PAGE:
first previous next last contents

Parsing the Arguments

Our policy is to have a simple function to parse the command line arguments passed from Tcl. This should massage the arguments into a format usable by a separate (from Tcl) C or Fortran function which does the actual work. This clearly separates out the Tcl interface from the algorithms. The parsing will be done in the function registered with the Tcl interpreter. In our example this is tcl_composition.

The latest Tcl/Tk release provides functions for easing the parsing of command line arguments. In the future we may switch to using this scheme, but at present we use (and document) our own methods. A quick overview of this is that we declare a structure to hold the argument results, a structure to define the available command line parameters, and then call the parse_args or gap_parse_args function. Note that it is entirely up to the author of the package code for the arguments should be processed.

Firstly we need to include the `cli_arg.h' file. Secondly declare a structure containing the argument results. The structure does not need to be referenced outside of this file and so need not be in a public header file. Next we need a structure of type cli_args[] to specify the mapping of command line argument strings to argument result addresses. The cli_args structure is defined as follows.

    typedef struct {
    char *command;      /* What to recognise, including the '-' symbol */
    int type;           /* ARG_??? */
    int value;          /* Set if this argument takes an argument */
    char *def;          /* NULL if non optional argument */
    int offset;         /* Offset into the 'result' structure */
} cli_args;

Command is a text string holding the option name, such as "-file". The last entry in the argument array should have a command of NULL.

Value is either 0 or 1 to indicate whether an extra argument is required after the command line option. A value of 1 indicates that an extra argument is needed.

Type specifies the type of this extra argument. It can be one of ARG_INT, ARG_STR, ARG_ARR, ARG_FLOAT and (for Gap4 only) ARG_IO to represent types of int, char *, char [], float and GapIO *. An option with no extra argument must have the type of ARG_INT as in this case the stored value will be 0 or 1 to indicate whether the option was specified.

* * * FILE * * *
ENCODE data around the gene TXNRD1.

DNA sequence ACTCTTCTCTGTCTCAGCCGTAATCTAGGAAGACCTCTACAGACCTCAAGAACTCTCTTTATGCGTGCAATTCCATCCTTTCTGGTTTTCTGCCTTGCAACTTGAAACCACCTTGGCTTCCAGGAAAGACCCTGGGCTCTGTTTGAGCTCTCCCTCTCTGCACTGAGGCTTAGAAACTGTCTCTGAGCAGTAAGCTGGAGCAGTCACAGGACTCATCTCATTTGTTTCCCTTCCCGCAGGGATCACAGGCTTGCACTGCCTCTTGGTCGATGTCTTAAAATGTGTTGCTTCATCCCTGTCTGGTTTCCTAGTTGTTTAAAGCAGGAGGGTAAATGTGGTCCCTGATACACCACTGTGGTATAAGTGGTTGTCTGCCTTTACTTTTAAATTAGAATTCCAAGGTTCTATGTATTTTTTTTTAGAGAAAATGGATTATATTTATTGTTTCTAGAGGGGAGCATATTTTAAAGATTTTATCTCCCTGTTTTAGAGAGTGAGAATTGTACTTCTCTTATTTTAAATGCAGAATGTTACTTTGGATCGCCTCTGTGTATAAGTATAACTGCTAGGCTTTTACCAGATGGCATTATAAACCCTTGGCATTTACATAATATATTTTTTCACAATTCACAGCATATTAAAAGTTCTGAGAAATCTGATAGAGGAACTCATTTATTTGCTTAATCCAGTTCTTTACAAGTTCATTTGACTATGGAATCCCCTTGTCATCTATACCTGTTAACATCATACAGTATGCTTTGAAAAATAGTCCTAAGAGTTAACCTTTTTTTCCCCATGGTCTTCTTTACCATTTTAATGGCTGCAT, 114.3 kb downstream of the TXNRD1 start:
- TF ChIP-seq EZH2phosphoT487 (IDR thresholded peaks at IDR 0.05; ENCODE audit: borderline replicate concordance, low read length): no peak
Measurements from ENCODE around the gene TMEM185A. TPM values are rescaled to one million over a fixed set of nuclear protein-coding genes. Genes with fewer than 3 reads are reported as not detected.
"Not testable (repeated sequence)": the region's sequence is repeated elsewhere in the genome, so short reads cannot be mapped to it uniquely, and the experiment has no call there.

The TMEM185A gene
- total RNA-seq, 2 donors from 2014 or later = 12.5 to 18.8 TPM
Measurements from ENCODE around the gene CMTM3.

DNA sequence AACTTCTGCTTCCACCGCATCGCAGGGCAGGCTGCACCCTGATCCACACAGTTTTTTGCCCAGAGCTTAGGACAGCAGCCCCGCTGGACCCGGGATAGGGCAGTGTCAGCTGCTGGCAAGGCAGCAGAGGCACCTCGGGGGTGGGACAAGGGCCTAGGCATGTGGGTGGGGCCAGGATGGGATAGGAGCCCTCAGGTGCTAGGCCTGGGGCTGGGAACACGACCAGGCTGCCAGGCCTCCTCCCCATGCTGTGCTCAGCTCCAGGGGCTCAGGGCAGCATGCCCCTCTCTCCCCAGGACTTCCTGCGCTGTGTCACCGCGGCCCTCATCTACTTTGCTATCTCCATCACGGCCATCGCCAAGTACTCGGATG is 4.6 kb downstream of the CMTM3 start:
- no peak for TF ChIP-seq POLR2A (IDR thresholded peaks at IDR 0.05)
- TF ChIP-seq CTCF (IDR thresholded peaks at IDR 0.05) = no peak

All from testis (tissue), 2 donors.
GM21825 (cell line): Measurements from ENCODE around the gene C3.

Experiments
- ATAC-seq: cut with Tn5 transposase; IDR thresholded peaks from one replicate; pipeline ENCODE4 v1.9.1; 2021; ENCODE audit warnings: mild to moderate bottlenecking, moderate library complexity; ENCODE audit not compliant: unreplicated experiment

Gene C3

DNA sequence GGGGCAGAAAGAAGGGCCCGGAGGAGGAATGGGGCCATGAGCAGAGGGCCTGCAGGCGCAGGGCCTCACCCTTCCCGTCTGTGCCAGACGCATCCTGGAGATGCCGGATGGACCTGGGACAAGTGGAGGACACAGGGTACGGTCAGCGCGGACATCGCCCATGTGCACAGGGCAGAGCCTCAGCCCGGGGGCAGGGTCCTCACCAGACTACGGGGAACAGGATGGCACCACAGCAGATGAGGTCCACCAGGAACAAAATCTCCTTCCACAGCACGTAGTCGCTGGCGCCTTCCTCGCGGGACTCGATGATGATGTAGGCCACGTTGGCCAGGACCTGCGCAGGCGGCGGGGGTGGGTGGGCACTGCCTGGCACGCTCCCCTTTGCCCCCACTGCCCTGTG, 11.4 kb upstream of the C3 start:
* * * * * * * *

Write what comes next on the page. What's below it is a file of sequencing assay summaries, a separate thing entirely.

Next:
Of the above types, ARG_ARR requires a better description. Options of this type are character arrays where the option argument is copied into the array. The value field for this type only specifies the length of the array. Finally the offsetofa macro instead of the offsetof macro (see below) must be used for the offset structure field. This type will possibly be removed in the future in favour of keeping ARG_STR. For ARG_STR the result is a character pointer which is set to the option argument. This requires no bounds checking and can use the standard offsetof macro.

Def specifies the default value for this option. If the option takes no extra argument or if it takes an extra argument and no default is suitable, then NULL should be used. Otherwise def is a text string, even in the case of ARG_INT in which case it will be converted to integer if needed.

Offset specifies the location within the results structure to store the result. The offsetof macro can be used to find this location. An exception to this is the ARG_ARR type where the offsetofa macro needs to be used instead (with the same syntax).

For our composition package we will have the following two structures.

typedef struct {
    GapIO *io;
    char *ident;
} test_args;

test_args args;
cli_args a[] = {
    {"-io",       ARG_IO,  1, NULL, offsetof(test_args, io)},
    {"-contigs",  ARG_STR, 1, NULL, offsetof(test_args, ident)},
    {NULL,        0,       0, NULL, 0}

So we have two command line options, -io and -contigs, both of which take extra arguments. These are stored in and args.ident respectively. The last line indicates the end of the argument list.

Once we've defined the structures we can actually process the process the arguments This is done using either parse_args or gap_parse_args. The latter of these two is for Gap4 only and is the only one which understands the ARG_IO type. The functions take four arguments which are the address of the cli_args[] array, the address of the result structure, and the argc and argv variables. The functions returns -1 for an error and 0 for success.

    if (-1 == gap_parse_args(a, &args, argc, argv)) {
        return TCL_ERROR;

first previous next last contents
This page is maintained by staden-package. Last generated on 1 March 2001.